I'm Scared The Color Of My Skin Will Bring Me Harm, Nosrat Says For a new podcast, member station WNYC has been asking: What scares you? Samin Nosrat, the Iranian-American food writer behind the cookbook, Salt, Fat, Acid, Heat, talks about some of her fears.
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I'm Scared The Color Of My Skin Will Bring Me Harm, Nosrat Says

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I'm Scared The Color Of My Skin Will Bring Me Harm, Nosrat Says

I'm Scared The Color Of My Skin Will Bring Me Harm, Nosrat Says

I'm Scared The Color Of My Skin Will Bring Me Harm, Nosrat Says

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  • Transcript

For a new podcast, member station WNYC has been asking: What scares you? Samin Nosrat, the Iranian-American food writer behind the cookbook, Salt, Fat, Acid, Heat, talks about some of her fears.

STEVE INSKEEP, HOST:

Having courage doesn't mean that you're fearless. It means that you overcome your fears. Our member station WNYC has been asking people to name their fears, and we're sharing some. Today we hear from Samin Nosrat. She's the Iranian-American food writer behind the influential book, "Salt, Fat, Acid, Heat." And here are some of her fears.

SAMIN NOSRAT: That the color of my skin will bring harm upon me. I've always been aware of being different, but I wasn't really aware of any sort of threat to my physical person because of the way I look until September 2001. At that time, I used to wear this agate necklace, and it had the Arabic names of, like, the five main prophets of Islam on there. And so I remember I got a flat tire a few days later, and the guy who was changing my tire was black. And he was like, oh, what's on your necklace? And I told him. And he was like, you've got to put that away. It's not safe to look like you look anymore.

That no one will ever love me just as I am. There are a lot of etiquettes built into the way that Iranians relate to other people and other Iranians, and one of them is called taarof. So to taarof can mean something as simple as, if somebody offers you a cup of tea and you want it, you must first say no. And you might actually want the tea, but you just have to appear to not want the tea. Like, I had to actually have my therapist go watch videos of it so he could understand me and my culture. But, like, there's videos on YouTube of, like, Iranian parents training their kids. Like, here's a cookie. Do you want it? And the kid will be like, yes. And then the parent's like, no, no - you have to say no. (Laughter). And so it's this really complicated, like, brainwashing that I'm trying to unravel, but it is still something that controls me and probably will control me, you know, until I die.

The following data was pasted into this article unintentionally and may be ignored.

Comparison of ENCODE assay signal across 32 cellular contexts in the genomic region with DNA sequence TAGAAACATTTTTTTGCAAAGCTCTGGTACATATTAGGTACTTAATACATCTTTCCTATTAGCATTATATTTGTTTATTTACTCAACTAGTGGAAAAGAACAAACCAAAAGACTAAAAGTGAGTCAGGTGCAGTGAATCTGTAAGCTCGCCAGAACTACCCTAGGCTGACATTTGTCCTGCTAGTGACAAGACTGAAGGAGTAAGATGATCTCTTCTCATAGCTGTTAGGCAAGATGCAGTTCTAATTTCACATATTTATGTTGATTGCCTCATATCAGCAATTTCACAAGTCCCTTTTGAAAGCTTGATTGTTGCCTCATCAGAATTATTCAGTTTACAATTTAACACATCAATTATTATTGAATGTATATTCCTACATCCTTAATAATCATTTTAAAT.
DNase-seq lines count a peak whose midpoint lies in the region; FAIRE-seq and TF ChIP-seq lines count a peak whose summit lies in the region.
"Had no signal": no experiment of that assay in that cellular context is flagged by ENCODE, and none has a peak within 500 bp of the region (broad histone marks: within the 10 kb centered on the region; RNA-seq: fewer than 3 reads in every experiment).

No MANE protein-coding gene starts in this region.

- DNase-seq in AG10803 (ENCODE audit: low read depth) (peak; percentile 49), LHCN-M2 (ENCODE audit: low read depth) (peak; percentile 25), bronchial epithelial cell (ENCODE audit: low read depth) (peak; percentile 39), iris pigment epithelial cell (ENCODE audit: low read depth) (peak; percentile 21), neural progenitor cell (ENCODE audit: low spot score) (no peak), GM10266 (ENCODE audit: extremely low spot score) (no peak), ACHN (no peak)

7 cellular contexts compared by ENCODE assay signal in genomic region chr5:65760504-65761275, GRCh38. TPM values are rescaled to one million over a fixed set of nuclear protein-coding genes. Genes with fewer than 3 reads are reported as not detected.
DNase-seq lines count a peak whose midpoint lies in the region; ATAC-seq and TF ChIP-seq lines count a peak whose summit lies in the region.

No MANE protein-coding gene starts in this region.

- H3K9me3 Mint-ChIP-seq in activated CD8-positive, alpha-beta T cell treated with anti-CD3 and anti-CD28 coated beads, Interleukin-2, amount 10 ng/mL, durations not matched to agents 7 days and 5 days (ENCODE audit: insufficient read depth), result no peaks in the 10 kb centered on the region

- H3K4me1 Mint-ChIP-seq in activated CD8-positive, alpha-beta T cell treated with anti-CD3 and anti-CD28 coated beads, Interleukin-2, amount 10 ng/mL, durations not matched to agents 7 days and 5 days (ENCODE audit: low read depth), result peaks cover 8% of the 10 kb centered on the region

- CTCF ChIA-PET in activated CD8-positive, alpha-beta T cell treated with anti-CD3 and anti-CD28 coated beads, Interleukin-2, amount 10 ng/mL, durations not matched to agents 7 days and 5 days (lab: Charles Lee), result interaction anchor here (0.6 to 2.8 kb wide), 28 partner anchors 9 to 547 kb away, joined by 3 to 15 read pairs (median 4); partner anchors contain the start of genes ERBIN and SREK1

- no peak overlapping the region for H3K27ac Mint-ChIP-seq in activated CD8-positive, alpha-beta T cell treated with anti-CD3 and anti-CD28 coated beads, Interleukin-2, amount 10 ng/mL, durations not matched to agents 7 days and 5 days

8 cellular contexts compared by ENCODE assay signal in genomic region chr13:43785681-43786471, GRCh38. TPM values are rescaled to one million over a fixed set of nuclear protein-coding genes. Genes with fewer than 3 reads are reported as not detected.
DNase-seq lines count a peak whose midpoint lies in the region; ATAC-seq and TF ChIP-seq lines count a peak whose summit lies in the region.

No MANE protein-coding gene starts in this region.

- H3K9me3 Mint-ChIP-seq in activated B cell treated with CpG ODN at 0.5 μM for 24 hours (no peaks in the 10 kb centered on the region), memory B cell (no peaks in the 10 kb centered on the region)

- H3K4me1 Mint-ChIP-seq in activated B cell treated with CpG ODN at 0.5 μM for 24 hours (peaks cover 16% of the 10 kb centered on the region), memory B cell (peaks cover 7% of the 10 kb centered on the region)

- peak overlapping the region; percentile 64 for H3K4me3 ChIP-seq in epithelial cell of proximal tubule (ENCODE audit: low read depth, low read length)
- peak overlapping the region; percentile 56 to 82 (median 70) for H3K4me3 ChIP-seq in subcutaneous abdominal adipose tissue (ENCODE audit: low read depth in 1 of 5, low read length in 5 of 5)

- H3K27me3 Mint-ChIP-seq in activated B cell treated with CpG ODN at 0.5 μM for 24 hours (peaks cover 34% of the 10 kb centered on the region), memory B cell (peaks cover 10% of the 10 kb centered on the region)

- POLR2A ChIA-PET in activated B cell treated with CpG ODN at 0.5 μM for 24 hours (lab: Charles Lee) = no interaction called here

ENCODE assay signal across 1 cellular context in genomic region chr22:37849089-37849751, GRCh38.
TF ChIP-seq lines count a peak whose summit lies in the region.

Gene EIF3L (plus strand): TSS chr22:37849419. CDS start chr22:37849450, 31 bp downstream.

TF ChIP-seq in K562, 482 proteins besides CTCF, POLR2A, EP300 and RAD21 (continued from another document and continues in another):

That I will get cancer. I had a sister born with a kind of a brain tumor that children can't survive. So she passed away when she was 3, and I was a baby. And in a lot of ways, that loss has affected my family life. And I think my mom always was guided by, like, things that she heard or thought could cause cancer and kept those things away from us. So, like, we never had a microwave. So I think that that's always been a little bit there in the back of my mind.

I'll never find love. I - yeah, I don't have a long - let's put it this way. (Laughter). My professional resume is much longer and more filled out than my personal one.

(SOUNDITE OF MUSIC)

INSKEEP: Food writer Samin Nosrat. And you can hear the rest of her fears and other episodes whenever you listen to podcasts, wherever you listen to podcasts. Ten Things That Scare Me comes from WNYC Studios.

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